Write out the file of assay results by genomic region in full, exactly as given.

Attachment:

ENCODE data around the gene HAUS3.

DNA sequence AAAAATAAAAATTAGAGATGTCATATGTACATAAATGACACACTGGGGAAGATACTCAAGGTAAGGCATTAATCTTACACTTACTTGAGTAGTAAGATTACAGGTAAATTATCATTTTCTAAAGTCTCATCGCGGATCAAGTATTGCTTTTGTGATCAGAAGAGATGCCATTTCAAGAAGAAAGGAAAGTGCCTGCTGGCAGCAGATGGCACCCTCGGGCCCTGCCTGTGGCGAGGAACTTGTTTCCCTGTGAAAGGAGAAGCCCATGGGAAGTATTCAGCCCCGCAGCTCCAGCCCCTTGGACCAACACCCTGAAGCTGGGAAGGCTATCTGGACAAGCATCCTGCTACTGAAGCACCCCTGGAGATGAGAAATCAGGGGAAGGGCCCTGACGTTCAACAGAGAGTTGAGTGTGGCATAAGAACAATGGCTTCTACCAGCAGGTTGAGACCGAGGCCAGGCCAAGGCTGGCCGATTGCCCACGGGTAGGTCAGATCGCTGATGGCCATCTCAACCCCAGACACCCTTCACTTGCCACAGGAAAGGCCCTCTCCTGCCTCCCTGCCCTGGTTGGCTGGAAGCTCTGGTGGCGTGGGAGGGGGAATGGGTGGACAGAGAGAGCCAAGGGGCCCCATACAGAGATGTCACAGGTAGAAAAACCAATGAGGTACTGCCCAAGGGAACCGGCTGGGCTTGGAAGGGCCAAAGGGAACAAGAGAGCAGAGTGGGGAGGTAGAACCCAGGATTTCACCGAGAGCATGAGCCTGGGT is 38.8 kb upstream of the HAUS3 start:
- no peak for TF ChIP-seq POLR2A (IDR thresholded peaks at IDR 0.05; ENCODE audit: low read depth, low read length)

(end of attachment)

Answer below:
ENCODE data around the gene HAUS3.

DNA sequence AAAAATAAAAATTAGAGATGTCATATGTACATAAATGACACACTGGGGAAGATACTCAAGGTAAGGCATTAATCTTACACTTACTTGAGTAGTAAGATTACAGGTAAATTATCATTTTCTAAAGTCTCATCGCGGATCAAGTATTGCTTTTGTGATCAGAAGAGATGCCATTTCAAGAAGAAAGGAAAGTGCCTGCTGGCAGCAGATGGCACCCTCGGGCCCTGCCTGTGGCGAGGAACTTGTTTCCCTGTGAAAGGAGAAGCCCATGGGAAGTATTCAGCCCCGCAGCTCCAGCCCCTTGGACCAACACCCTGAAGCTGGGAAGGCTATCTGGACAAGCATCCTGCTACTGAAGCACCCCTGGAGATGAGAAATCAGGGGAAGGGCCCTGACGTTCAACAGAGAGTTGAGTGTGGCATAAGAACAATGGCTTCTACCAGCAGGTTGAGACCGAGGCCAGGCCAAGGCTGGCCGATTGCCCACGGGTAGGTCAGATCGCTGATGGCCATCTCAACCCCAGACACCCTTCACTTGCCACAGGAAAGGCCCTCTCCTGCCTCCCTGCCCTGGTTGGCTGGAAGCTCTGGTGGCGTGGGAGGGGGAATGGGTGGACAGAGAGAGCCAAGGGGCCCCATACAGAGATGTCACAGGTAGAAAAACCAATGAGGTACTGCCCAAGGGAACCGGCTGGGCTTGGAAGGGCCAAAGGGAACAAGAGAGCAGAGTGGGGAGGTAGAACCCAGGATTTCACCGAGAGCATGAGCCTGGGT is 38.8 kb upstream of the HAUS3 start:
- no peak for TF ChIP-seq POLR2A (IDR thresholded peaks at IDR 0.05; ENCODE audit: low read depth, low read length)